Though the situation precipitating his uncompleted 46th season currently veils the positive impact he’s had on 62 year’s worth of young men, Coach Joe Paterno will be remembered by most football fans for his more than 400 career victories, two national championships and five undefeated seasons.
My middle son and I will also remember him as the man who cleared the air between us.
Strange as it sounds, as a result of the coach’s dismissal under unfortunate circumstances, my son will be a better man. Joe Pa has led by example one last time, and thus released me from the bondage of a long-standing point of contention between me and my 14 year-old, who has maintained, for 2½ years, his stance that he suffered unfair management of the facts and the resulting consequences.
Perhaps J.P. can relate.
Last Thursday morning, the boy walked into my room just in time to hear the radio news announce that Penn State had relieved Paterno of his duties. The lad exclaimed, “They fired Joe Paterno? But he didn’t do anything!” I could not have been more thrilled at his reaction.
“You’re right,” I agreed. “He didn’t do anything.” And then I pounced, reminding my son about the hotly disputed golf car incident that occurred shortly after his 12th birthday. The golf car incident that I only learned of through a phone call from my mother. The golf car incident that she only learned of via a report from my father, who learned of it by discovering the abandoned vehicle in the pasture.
My son was not alone in the debacle, nor was he directly involved with it. His younger brother drove. His cousin sat in the middle seat. He held down the wheels on the right side as the three went zipping and flying through fields. I’m positive that, as my older boy asserts, he told his baby brother to slow down and not to run over the dog and to look out for the tree. But his instructions were probably pretty hard to understand as they passed through the giggles of a good time.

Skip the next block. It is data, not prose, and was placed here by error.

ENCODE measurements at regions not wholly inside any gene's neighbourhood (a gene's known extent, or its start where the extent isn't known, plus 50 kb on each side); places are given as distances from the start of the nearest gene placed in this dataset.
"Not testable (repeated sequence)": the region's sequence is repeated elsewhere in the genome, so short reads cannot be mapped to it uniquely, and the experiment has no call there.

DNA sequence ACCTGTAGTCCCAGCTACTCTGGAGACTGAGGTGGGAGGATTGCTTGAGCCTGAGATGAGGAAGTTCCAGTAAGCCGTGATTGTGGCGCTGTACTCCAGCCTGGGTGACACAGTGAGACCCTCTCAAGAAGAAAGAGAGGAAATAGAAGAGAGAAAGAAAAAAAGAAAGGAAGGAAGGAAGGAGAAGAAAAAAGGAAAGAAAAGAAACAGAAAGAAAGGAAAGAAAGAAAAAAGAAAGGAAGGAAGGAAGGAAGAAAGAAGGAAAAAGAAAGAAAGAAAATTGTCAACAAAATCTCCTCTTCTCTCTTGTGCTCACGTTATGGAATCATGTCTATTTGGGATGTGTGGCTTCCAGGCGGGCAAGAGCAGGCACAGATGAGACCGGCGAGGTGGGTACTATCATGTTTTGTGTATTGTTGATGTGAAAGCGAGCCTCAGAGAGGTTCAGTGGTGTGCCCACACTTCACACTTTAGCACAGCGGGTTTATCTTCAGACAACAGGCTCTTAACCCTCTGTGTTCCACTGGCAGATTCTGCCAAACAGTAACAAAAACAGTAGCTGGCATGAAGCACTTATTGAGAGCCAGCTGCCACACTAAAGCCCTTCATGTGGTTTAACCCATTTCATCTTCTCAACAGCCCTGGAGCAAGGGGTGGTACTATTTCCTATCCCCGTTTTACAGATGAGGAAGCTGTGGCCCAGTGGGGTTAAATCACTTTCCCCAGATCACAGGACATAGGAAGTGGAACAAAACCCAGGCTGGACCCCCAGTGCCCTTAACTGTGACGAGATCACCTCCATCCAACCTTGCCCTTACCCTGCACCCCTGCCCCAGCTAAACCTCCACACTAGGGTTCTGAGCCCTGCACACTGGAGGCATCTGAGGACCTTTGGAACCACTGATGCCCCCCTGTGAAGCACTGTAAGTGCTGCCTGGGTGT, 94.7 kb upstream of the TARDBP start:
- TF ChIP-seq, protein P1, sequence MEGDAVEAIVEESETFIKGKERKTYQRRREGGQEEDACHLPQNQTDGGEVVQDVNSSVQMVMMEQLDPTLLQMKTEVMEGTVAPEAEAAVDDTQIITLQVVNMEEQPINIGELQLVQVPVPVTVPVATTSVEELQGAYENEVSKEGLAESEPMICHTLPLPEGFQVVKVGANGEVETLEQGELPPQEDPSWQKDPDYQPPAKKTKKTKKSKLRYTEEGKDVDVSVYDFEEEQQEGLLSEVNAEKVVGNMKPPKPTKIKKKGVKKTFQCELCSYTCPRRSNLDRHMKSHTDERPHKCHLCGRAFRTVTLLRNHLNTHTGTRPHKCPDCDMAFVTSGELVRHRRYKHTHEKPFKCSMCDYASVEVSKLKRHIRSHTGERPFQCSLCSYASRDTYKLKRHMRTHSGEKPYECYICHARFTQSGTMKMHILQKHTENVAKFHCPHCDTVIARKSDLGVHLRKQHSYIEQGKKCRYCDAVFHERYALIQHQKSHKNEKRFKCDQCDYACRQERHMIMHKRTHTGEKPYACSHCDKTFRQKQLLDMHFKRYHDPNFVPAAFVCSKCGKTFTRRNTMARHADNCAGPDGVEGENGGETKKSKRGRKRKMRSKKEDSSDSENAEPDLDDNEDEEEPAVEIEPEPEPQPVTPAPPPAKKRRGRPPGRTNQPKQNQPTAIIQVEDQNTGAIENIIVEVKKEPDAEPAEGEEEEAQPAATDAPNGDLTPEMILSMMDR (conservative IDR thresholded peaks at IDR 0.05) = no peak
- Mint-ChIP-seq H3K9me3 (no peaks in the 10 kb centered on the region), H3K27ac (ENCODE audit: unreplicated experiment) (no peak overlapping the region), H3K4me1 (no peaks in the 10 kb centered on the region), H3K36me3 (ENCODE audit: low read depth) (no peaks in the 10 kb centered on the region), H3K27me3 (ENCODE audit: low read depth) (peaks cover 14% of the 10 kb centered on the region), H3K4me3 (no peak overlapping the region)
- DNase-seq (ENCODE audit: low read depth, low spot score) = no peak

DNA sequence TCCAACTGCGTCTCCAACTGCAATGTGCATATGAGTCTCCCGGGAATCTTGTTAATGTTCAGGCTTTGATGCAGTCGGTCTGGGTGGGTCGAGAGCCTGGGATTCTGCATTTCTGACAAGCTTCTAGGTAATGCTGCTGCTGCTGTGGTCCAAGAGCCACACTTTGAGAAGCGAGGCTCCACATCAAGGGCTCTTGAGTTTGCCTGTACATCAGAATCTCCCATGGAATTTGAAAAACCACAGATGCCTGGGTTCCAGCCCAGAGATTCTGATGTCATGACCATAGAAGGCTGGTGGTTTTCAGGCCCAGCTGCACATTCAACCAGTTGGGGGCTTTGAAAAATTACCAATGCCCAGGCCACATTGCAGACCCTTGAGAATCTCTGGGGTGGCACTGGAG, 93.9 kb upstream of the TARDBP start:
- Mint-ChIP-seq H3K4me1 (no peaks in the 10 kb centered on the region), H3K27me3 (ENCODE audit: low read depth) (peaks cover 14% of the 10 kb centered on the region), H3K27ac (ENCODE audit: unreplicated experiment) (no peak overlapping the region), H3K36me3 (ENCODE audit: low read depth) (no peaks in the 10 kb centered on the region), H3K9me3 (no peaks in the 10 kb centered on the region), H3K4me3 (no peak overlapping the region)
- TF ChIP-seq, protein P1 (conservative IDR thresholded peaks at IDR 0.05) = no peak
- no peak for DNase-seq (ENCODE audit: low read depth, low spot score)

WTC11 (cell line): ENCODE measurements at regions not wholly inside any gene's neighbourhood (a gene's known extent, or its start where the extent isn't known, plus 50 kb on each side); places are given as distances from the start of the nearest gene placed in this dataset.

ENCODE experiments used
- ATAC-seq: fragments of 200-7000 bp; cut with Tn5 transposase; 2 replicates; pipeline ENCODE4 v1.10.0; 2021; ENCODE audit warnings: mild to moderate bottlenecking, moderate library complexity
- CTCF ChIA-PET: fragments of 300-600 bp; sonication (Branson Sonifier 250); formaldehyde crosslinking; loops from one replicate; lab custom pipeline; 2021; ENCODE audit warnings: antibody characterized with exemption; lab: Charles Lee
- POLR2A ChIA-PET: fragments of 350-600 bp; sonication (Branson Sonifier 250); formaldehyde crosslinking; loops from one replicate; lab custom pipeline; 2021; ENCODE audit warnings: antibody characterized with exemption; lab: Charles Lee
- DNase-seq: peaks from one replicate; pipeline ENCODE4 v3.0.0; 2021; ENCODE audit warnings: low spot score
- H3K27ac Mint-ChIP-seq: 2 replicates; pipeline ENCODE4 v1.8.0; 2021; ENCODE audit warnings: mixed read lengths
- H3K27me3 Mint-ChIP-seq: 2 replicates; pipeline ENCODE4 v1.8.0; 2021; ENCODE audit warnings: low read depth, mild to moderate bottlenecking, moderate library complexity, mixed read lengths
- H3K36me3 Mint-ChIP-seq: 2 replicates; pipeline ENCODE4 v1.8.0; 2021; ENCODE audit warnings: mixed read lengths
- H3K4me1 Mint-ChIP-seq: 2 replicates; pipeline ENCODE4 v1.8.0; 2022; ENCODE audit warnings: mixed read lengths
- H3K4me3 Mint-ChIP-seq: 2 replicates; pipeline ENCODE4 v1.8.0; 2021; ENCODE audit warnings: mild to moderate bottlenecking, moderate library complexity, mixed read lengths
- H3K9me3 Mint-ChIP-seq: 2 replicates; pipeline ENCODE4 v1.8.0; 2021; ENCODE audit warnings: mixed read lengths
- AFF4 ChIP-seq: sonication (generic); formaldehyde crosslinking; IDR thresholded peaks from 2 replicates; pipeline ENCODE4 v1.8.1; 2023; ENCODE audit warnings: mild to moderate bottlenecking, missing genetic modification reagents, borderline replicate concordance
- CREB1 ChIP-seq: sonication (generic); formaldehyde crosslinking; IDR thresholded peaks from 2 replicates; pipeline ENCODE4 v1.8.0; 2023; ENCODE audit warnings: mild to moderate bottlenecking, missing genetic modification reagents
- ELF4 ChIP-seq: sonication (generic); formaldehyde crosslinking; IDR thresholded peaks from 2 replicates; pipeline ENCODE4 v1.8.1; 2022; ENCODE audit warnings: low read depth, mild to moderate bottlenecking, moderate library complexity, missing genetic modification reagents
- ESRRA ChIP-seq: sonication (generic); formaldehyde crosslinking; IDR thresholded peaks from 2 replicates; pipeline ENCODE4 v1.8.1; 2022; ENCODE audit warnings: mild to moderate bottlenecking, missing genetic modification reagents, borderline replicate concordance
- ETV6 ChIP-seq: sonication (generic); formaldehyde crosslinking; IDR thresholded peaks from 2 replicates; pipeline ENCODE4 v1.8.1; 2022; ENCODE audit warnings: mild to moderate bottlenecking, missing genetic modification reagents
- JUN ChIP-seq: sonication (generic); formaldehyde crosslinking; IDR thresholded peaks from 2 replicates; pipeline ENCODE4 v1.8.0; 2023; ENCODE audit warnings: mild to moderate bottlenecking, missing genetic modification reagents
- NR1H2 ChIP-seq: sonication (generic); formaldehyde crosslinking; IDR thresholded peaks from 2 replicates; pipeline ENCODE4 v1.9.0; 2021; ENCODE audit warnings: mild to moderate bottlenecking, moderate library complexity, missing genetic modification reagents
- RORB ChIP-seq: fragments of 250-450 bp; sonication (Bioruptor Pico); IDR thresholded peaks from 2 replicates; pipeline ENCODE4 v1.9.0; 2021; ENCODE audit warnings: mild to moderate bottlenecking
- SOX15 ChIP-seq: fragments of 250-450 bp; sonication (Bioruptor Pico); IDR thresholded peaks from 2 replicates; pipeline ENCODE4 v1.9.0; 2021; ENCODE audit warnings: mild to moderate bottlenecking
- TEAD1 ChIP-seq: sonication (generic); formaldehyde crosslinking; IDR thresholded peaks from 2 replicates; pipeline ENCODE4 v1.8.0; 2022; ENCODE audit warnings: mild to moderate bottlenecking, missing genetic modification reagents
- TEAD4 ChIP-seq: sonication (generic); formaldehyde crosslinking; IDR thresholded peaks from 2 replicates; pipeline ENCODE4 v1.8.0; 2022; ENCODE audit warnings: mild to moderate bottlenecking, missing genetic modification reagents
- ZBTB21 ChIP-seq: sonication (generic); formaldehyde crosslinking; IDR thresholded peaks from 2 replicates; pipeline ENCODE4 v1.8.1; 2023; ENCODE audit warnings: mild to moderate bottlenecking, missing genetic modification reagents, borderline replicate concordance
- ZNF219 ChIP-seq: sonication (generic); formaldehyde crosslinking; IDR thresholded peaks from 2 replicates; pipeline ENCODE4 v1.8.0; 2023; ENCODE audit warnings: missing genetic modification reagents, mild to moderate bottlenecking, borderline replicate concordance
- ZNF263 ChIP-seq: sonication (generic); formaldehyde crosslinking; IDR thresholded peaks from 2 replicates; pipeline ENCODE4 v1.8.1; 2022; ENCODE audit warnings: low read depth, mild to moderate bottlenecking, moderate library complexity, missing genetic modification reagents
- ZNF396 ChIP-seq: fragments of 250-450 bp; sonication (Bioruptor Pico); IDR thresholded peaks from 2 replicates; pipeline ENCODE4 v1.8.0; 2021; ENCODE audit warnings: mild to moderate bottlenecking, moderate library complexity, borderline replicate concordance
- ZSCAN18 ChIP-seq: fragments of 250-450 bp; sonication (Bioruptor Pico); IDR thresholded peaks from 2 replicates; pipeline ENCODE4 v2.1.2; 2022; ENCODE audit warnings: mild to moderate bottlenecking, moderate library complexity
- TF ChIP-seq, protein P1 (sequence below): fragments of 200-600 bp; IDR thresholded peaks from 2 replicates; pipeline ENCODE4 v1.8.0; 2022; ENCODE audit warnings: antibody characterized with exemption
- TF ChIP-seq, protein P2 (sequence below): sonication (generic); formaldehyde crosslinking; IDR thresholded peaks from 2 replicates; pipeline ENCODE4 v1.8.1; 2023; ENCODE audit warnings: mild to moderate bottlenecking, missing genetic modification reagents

Meanwhile, the cousin in the middle seat distracted the young, inexperienced driver by holding a Coca-Cola in front of the child’s face and threatening to pour it on him. Before anyone could react, the golf car had run up on a huge stump and stopped dead, as did the giggling and shouting and fun.
How dare I bring up The Golf Car Incident in the middle of a football crisis? “I didn’t do anything,” he cried in self-defense for the 999th time.
Of course, he’s right. His cousin and brother never implicated him in the crime. Yet, I required him to help pay for the golf car repairs, an outcome he has held up as a burning hole in the innocence of his childhood.
“Not doing anything is what you and Coach Paterno have in common,” I educated him, drawing the parallels: Neither put forth concerted effort to stop the crime; neither persisted in presenting the crime to authority. “And that’s why you both were punished. Better to learn that there are no innocent bystanders when you’re 12 than when you’re 83.”
A flicker streaked across his face. Finally, he got it. He let go of the grudge. We would have come around to this much sooner, except I didn’t know how to make my point in the language of football.
So, thank you, Joe Pa, for bridging the gap of understanding between my son and me.
(Lucy Adams, a Columbia County native and a teacher at Augusta Prep, is the author of Tuck Your Skirt in Your Panties and Run. She lives in Thomson.)